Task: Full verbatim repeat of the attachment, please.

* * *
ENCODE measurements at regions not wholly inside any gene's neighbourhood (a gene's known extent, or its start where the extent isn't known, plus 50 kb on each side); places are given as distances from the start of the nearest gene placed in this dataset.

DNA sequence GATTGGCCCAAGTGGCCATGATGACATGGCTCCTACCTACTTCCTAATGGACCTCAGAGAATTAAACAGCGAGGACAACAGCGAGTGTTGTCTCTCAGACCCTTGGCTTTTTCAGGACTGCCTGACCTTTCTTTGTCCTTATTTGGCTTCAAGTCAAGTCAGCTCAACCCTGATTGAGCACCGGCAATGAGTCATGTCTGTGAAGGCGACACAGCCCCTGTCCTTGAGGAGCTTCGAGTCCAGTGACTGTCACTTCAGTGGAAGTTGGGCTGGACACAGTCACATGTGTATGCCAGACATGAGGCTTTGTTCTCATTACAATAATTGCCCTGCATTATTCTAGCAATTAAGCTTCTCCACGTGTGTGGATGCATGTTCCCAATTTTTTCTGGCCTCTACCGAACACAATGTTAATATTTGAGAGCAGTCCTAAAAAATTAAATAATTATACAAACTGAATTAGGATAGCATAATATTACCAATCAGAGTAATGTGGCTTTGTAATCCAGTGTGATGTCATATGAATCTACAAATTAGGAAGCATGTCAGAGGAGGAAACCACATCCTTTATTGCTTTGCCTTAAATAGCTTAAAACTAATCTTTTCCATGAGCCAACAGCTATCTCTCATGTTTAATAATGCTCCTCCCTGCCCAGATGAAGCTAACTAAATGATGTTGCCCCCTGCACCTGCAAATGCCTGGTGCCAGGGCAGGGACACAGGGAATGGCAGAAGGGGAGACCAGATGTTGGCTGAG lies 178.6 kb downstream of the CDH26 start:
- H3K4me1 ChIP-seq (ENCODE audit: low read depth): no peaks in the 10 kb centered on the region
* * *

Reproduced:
ENCODE measurements at regions not wholly inside any gene's neighbourhood (a gene's known extent, or its start where the extent isn't known, plus 50 kb on each side); places are given as distances from the start of the nearest gene placed in this dataset.

DNA sequence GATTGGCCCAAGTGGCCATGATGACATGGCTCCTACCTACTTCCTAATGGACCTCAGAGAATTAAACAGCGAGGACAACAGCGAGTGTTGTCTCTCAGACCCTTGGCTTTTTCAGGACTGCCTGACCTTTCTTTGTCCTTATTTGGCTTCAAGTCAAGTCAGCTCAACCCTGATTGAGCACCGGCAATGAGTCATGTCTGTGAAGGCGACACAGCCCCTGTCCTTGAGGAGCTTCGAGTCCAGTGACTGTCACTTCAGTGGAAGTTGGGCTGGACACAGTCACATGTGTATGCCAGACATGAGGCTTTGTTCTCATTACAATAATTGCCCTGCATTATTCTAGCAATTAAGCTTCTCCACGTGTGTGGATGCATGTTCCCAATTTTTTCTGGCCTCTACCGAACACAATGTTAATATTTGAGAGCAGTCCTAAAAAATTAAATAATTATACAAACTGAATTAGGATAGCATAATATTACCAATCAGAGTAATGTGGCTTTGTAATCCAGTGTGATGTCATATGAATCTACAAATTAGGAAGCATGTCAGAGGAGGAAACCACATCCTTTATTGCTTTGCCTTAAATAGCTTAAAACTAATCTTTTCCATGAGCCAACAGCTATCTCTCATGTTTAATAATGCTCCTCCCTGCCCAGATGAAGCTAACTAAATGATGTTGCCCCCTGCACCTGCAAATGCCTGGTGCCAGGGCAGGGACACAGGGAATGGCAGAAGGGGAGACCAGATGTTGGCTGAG lies 178.6 kb downstream of the CDH26 start:
- H3K4me1 ChIP-seq (ENCODE audit: low read depth): no peaks in the 10 kb centered on the region